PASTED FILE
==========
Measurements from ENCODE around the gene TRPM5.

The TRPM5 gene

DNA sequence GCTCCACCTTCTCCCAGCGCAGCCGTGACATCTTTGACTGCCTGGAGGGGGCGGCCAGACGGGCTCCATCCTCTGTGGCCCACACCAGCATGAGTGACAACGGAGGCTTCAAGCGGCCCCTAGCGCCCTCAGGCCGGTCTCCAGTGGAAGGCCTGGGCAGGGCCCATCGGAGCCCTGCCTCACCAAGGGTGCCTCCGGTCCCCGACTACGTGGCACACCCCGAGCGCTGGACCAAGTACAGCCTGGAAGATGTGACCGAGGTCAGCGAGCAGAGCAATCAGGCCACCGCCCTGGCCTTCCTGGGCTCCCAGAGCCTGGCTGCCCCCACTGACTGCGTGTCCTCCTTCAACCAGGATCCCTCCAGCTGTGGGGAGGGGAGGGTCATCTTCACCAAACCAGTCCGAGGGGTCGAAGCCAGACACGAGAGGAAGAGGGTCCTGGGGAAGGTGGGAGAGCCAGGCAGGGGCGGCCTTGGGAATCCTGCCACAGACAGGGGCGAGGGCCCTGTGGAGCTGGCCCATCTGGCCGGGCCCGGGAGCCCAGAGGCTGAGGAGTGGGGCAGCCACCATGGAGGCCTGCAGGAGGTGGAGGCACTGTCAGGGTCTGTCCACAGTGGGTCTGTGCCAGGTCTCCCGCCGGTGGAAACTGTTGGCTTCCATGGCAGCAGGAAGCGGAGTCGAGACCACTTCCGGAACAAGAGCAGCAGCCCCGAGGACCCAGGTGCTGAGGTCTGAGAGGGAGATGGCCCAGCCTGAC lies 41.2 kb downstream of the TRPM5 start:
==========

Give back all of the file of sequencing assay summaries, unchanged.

Measurements from ENCODE around the gene TRPM5.

The TRPM5 gene

DNA sequence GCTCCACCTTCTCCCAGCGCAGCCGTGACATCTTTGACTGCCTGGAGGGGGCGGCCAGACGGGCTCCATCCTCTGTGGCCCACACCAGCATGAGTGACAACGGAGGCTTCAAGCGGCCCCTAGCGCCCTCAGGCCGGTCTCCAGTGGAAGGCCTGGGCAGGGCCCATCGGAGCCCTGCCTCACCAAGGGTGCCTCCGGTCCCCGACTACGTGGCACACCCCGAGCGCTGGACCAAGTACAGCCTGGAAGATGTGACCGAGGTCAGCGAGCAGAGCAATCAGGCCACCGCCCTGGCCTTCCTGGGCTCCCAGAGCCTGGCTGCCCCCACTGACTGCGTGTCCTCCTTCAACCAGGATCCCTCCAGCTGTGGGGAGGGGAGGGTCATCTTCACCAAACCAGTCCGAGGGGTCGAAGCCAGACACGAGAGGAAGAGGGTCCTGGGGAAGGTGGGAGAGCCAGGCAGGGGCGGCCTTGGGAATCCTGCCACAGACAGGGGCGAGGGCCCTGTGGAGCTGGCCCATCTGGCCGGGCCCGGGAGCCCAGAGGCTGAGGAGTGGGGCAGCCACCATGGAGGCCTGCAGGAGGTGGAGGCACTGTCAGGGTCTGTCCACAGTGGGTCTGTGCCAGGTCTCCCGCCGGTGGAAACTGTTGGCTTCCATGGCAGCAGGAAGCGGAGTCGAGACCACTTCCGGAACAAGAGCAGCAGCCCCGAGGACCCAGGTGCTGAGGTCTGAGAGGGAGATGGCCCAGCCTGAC lies 41.2 kb downstream of the TRPM5 start: